Evidence based practice works very well. Imagine, if you will, if more and more businesses and institutions used EBP to run things. EBP decisions use information from repeated rigorous data gathering. What if we used EBP to guide us in other areas, like how to manage prison populations, or what is working to alleviate the homeless crisis, or heaven forbid, how to make sensible public policies (not holding my breath on this one). I think we don’t have a lot of influence over these other realms yet, but one thing we do have influence over, is ourselves. What if we used EBP to live our lives? What I mean is, what if we were actually conscious and logical when we made decisions? Things probably would work out better. I am not saying that all decisions have to be made using only logic. I would never have gotten this far in life without trusting my intuition. That being said, using my intuition has always worked out well, so in gathering data, I could state that I have done my own trial and found intuition to be a supreme decision-making tool.
If we tried, just for one day, to be conscious in our decision making, we might eat consciously (slowly savoring a nutrient-dense meal), exercise using the best technique for our own body, rather than following someone else’s plan, and turn off the squawk box long enough to relax, read, listen to music, or meditate for our mental stability. Social media would definitely change, because you would fact-find things that you re-post. Interactions with other people would change, because you would know that living among other people and making connections would be best for your (and their) mental health. We might think before we reactively speak…..okay, that’s going to take some time. I’m not perfect, and am not conscious half of my life either, but I’m trying. I employ EBP to help me find the best way to do things, whether it is putting together a backyard landscape design, or buy food at the grocery store, and I think that more and more people are coming to the realization that we have to do this in order to lay a solid foundation for living our daily lives. Remember, EBP takes into consideration the individual and his/her needs, beliefs, and risk factors, so it’s not all just science, it’s science with a heart.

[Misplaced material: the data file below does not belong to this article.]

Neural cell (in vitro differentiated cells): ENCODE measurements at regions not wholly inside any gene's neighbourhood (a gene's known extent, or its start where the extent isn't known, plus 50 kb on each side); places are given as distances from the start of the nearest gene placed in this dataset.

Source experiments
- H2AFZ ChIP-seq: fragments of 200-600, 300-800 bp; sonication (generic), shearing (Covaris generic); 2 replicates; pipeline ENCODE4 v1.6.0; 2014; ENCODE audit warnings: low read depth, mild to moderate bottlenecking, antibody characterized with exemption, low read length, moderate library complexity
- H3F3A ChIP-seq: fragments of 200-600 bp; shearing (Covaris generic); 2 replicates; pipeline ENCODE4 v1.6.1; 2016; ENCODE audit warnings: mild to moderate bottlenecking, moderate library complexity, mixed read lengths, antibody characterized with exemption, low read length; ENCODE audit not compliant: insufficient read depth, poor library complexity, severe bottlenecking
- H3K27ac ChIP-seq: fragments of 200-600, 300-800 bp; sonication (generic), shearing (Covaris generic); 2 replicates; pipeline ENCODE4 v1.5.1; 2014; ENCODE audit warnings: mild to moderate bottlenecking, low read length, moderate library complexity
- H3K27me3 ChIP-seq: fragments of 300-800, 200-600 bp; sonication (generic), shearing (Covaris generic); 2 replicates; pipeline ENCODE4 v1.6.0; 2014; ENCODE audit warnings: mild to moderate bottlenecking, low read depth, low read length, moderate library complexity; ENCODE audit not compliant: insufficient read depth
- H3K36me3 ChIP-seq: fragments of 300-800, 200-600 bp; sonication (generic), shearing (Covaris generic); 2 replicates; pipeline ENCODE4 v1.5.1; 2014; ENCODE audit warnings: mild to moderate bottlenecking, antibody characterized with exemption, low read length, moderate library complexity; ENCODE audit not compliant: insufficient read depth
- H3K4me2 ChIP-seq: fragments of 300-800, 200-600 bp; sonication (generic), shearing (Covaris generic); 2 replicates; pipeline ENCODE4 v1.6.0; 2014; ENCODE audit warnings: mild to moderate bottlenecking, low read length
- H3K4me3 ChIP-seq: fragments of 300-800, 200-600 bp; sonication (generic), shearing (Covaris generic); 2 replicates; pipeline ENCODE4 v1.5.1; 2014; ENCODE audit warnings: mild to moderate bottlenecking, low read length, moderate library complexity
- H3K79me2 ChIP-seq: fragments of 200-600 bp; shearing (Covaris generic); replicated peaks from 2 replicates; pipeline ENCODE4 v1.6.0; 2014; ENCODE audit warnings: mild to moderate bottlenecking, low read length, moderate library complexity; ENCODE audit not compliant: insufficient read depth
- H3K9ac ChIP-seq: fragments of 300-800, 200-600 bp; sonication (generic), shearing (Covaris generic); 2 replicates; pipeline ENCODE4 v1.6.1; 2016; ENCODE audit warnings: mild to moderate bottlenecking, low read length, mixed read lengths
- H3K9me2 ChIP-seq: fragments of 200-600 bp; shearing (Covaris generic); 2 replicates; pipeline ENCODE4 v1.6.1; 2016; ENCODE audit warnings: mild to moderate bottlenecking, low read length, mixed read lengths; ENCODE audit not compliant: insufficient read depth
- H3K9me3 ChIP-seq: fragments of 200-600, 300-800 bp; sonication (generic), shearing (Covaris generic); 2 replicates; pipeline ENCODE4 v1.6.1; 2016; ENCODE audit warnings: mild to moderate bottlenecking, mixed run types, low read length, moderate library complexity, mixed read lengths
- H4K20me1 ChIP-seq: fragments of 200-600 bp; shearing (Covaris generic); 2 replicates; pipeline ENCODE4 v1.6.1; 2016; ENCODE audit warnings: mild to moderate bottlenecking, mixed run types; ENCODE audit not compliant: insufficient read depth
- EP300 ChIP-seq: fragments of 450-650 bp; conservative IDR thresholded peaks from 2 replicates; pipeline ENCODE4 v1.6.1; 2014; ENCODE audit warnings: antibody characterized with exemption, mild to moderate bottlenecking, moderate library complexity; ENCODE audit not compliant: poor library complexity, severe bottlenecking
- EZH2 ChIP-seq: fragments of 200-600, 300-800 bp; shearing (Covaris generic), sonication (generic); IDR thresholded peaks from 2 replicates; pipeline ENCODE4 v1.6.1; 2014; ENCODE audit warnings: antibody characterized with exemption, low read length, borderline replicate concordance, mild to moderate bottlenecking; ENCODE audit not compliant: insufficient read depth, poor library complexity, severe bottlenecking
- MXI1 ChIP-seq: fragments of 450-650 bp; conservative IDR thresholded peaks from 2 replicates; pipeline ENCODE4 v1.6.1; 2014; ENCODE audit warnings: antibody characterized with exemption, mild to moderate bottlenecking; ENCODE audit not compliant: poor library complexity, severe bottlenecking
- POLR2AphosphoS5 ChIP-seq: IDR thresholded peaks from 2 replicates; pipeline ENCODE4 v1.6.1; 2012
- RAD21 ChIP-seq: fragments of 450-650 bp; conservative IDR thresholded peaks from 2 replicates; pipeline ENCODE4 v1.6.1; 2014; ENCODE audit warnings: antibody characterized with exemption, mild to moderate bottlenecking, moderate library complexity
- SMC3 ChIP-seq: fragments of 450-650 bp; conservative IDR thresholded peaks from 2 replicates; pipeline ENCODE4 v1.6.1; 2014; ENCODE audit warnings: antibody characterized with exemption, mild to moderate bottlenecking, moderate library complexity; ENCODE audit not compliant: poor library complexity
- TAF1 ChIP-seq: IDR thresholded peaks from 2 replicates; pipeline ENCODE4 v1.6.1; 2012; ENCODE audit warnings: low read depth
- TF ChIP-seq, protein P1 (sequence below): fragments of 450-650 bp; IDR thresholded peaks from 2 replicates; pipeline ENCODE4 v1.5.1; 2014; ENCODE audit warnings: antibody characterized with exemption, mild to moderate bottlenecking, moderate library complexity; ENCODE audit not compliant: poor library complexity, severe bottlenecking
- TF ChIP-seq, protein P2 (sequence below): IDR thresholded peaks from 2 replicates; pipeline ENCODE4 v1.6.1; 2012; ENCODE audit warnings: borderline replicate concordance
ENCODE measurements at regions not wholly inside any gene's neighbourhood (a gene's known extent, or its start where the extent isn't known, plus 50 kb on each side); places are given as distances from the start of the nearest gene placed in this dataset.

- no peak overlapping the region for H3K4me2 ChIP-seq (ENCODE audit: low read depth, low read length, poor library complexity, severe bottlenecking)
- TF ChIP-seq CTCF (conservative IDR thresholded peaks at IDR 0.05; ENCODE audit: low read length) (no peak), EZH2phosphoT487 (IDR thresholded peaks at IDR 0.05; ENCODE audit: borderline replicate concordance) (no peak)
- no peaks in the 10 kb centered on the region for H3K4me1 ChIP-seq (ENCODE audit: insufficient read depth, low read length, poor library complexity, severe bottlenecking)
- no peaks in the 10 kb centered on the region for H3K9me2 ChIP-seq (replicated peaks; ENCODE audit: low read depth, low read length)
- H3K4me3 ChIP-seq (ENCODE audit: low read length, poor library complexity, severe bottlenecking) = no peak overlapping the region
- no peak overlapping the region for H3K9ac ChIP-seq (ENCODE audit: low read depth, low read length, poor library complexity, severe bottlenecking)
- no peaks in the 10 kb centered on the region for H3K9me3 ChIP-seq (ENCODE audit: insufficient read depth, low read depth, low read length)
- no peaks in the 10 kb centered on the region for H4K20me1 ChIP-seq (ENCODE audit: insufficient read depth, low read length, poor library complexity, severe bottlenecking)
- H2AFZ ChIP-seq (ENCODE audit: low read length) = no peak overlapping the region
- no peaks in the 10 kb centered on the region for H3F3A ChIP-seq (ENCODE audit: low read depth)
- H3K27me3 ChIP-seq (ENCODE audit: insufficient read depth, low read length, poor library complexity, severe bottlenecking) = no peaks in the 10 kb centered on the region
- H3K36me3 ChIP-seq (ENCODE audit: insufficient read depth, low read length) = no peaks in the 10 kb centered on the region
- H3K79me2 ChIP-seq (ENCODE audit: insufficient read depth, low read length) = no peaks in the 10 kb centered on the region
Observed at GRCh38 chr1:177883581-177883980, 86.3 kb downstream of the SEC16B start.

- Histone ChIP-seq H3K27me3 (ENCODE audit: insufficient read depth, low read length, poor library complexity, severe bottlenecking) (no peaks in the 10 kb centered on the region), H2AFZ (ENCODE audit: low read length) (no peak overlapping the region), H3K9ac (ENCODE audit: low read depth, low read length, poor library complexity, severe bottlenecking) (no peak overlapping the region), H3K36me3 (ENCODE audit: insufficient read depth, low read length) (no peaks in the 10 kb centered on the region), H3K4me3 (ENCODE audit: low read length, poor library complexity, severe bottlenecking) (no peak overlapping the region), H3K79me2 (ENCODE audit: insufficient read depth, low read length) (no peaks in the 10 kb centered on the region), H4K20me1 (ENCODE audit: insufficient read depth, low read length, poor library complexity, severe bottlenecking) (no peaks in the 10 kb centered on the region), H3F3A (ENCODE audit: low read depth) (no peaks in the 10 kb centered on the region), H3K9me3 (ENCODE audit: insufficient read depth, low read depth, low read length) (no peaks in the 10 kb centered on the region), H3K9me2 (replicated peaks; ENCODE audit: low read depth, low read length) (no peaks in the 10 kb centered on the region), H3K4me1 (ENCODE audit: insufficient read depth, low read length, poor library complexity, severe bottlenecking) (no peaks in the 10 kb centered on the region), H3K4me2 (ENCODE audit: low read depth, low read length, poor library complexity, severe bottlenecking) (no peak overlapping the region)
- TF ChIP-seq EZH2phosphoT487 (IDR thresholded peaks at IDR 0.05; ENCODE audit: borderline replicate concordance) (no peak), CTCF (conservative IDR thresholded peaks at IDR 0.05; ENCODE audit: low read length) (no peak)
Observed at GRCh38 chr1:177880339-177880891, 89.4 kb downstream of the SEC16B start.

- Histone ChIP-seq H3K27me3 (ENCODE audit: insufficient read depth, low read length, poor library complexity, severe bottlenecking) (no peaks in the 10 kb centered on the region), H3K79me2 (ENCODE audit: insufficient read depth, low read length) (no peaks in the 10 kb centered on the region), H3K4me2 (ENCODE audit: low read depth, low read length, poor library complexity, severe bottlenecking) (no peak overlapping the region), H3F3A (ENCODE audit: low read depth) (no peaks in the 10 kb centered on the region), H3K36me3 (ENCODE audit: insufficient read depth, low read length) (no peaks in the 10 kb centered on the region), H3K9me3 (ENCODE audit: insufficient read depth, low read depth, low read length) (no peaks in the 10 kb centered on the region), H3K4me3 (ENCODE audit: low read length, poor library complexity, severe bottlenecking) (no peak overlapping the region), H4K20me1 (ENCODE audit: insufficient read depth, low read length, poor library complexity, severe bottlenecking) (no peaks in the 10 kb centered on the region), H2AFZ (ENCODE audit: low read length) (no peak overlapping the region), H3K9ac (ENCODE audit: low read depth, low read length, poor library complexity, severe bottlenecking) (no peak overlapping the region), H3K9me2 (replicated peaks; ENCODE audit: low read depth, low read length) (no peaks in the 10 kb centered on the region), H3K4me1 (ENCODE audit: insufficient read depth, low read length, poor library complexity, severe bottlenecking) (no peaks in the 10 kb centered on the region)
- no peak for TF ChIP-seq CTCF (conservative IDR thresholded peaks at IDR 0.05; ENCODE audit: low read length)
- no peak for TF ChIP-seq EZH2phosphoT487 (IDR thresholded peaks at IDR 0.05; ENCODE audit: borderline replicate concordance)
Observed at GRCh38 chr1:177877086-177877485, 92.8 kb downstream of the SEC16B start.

Another thing I have to say about science is, it really is just in it for itself. Scientists theorize, perform experiments, and gather data because they have an innate tendency to question their world and find out facts about it. Scientists don’t (I’m sure there are a few exceptions) do all this work in order to facilitate a particular dogma. Newton didn’t create calculus to please the king of England, and Einstein didn’t find insight into time/space because he wanted to further someone’s political aspirations or religious beliefs. Neil deGrasse Tyson, a noted American astrophysicist and author stated it well.
” Science,” he says, “is objective. It’s not something that you believe or do not believe; it’s something that you accept or don’t accept. It remains true regardless of your personal beliefs.”
That being said, if your grandmother is a flat-earther, and thinks the world is flat, it doesn’t mean it is. There are a lot of things unknown to us, and I do my best to investigate the unusual things that I have noticed in my life. Some of these events are beyond the present state of science as we know it, and some of them can be verified with the increased flow of scientific findings that are coming at us with exponential speed. I intend to present a lot of these unusual things in this blog. It gives me a way to express my creativity in the writing process, and might stir up interest in various issues for you. If you like, I invite you to “follow” me with the button on the lower right corner, or “like”, or comment, or, whatever. Have a wonderful day, and savor your lunch…..yum.